Mark Dayton had more to do with getting a Vikings' stadium approved than anyone in Minnesota. The bill passed the Legislature on May 10, 2012.
The governor was not happy six months later after seeing the media reports that the Vikings were looking into taking an aggressive approach to obtaining seat license fees.
On Nov. 12, Dayton sent a letter to Vikings owners Zygi and Mark Wilf protesting the idea that charging fans for seat licenses was going to be used to help pay the Vikings' $477 million share of the $975 million stadium project.
"I strongly oppose shifting any part of the team's responsibility for those costs onto Minnesota Vikings fans,'' Dayton said in the letter. "This private contribution is your responsibility. Not theirs. I said this new stadium would be a 'People's Stadium,' not a 'Rich People's Stadium.' I meant it then, and I mean it now.''
The Vikings defended their right to proceed with seat licenses, issuing a statement that included the euphemism "stadium builder's licenses'' for seat license fees. The Vikings said these fees "were vetted by the Legislature, testified to by Vikings and state of Minnesota negotiators, and most importantly, specifically reflected in the stadium legislation that was passed and signed by the governor.''
This controversy has gone underground for a time. The Vikings are waiting for the final season in the Metrodome to be played out and a shovel to be placed in the ground before giving customers the official bad news on the size of advance fees to secure season tickets in the Taj Ma Zygi (opening in 2016).
Dayton's letter was an indication it was becoming clear at the State Capitol as to what a generous deal this new stadium was for the Wilfs. Naming rights, a $200 million loan from the NFL (that's more grant than loan) and the seat licenses will take care of most of the Vikings' share.
Bob Barrett, a Republican house member from Lindstrom, expressed his view of the situation in April, during the most-recent legislative session. Barrett, a "no'' vote on the stadium in 2012, took note of the enormous shortfall in electronic pulltab revenue, the alleged funding source for the state's share.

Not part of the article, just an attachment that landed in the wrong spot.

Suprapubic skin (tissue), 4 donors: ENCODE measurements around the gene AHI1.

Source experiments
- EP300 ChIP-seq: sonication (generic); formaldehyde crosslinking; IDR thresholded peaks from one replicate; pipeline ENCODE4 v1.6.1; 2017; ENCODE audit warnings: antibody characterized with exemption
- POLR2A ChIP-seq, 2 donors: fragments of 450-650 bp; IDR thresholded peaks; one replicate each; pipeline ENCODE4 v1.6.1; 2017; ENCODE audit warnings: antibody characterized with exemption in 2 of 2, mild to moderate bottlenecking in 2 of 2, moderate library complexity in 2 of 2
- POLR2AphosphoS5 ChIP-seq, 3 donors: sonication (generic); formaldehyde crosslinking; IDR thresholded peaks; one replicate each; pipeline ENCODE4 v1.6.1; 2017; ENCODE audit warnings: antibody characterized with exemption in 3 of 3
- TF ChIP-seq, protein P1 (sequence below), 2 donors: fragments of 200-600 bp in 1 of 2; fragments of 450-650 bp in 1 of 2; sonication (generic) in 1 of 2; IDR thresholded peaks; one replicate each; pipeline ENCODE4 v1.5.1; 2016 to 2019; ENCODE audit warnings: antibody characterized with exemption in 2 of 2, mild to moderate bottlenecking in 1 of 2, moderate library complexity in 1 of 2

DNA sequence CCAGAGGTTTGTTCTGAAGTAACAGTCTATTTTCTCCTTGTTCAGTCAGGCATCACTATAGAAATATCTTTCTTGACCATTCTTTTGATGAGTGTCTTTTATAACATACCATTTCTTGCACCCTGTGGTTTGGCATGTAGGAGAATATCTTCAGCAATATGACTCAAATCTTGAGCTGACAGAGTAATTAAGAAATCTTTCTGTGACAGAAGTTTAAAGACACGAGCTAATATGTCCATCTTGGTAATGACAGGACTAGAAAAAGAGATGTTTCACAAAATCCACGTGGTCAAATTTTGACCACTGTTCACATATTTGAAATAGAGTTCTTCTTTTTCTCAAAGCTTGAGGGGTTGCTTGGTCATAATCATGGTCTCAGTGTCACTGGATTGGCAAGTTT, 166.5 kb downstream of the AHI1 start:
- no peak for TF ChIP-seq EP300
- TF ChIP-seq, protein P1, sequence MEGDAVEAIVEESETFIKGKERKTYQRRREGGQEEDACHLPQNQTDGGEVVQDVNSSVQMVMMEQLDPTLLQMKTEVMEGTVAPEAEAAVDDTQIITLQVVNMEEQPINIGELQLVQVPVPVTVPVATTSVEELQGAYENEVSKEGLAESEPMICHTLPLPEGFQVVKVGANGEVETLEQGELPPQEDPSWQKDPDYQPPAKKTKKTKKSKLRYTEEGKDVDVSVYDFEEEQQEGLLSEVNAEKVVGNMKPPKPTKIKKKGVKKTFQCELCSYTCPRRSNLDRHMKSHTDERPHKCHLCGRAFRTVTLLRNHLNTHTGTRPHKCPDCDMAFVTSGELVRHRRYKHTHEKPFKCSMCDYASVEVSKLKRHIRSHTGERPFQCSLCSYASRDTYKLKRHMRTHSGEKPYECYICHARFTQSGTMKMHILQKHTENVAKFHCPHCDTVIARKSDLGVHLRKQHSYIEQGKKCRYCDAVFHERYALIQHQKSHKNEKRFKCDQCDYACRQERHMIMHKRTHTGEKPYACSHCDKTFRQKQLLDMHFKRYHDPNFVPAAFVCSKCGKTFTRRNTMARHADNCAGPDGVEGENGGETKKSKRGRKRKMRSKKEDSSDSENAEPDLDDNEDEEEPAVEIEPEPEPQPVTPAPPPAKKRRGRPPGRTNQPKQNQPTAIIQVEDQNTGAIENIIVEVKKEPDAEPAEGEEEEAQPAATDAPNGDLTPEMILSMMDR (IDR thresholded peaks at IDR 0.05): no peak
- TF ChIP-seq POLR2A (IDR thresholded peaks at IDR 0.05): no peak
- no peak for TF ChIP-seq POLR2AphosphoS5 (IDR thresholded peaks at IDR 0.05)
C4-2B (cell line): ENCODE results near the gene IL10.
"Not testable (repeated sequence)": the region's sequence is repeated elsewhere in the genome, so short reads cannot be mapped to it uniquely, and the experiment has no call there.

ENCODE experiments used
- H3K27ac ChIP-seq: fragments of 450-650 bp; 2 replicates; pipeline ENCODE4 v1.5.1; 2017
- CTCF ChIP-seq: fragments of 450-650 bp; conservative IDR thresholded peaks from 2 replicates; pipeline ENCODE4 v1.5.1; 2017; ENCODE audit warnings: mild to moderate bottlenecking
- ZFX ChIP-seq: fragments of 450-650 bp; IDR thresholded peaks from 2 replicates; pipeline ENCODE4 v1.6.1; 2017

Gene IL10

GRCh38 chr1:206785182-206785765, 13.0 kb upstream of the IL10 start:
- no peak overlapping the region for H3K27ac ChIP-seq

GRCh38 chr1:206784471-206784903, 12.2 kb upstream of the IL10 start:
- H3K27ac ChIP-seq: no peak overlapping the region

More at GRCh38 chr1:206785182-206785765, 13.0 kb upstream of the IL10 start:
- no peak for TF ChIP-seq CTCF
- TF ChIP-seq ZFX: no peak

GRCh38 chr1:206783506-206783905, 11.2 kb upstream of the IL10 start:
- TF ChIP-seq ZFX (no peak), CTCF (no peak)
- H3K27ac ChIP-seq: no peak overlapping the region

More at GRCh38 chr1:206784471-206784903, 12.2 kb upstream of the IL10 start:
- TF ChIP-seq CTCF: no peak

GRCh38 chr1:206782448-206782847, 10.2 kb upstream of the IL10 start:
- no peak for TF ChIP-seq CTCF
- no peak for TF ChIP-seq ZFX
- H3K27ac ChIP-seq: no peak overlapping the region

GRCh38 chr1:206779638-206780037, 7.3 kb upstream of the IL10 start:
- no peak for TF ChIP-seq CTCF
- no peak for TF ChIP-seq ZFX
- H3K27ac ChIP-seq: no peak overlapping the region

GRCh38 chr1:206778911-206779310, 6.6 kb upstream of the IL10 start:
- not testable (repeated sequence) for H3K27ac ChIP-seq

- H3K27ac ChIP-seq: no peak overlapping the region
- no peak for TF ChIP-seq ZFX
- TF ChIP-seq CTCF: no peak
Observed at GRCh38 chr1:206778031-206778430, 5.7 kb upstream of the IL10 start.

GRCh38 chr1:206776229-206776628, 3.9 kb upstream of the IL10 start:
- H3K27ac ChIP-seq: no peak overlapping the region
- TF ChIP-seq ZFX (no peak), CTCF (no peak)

One alternative offered by Barrett to cover the state's output was "to transfer revenues from stadium naming rights or from loans or grants from the league to cover shortfalls.''
The Vikings' protest to this said Barrett's proposal "would dramatically change the deal that was negotiated and ratified by the Legislature in May 2012.''
In both instances, with Dayton and seat licenses, and with Barrett and naming rights and NFL loans, the Vikings gave the same indignant message:
A deal is a deal. A deal is an unbreakable bond. Basically, more formal version of, "Hey, we shook on it.''
Obviously, the Wilfs believed in that, and the governor and he Legislature should have believed in that, too.
I also believed in that.
Until I started reading about the decision of Judge Deanne Wilson is a civil lawsuit in New Jersey that pitted Ada Reichman and her brother Josef Halpern against the Wilfs. The case has gone on for 21 years, with Reichman claiming the Wilfs had systemically cheated the partners out of profits from Rachel Gardens, a 764-unit apartment complex in Montville, N.J.
Wilson ruled in favor of Reichman and Halpern. The damage claim was $51 million from the pair. The judge will announce her award in a couple of weeks, and the Wilfs will appeal again, presumably.
But here's the part that interested me:
Judge Wilson said, "The bad faith and evil motive were demonstraded in the testimony of Zygi Wilf himself.''
This was a reference to Zygi's admission that he felt Reichman had received "too good a deal'' in an arrangement inititated by Harry Wilf (Zygi's uncle) in the 1980s when construction began at Rachel Gardens.
So what did Zygi do? "Reneged.''
Didn't like the deal, so he "reneged'' ... admitted it right there in his testimony.
The governor and most Legislators know by now that in the stadium arrangement the Wilfs received "too good a deal.''
And now this could be an option,right out of Zygi's playbook: renege on the first deal, change the terms, and battle in court for the next two decades.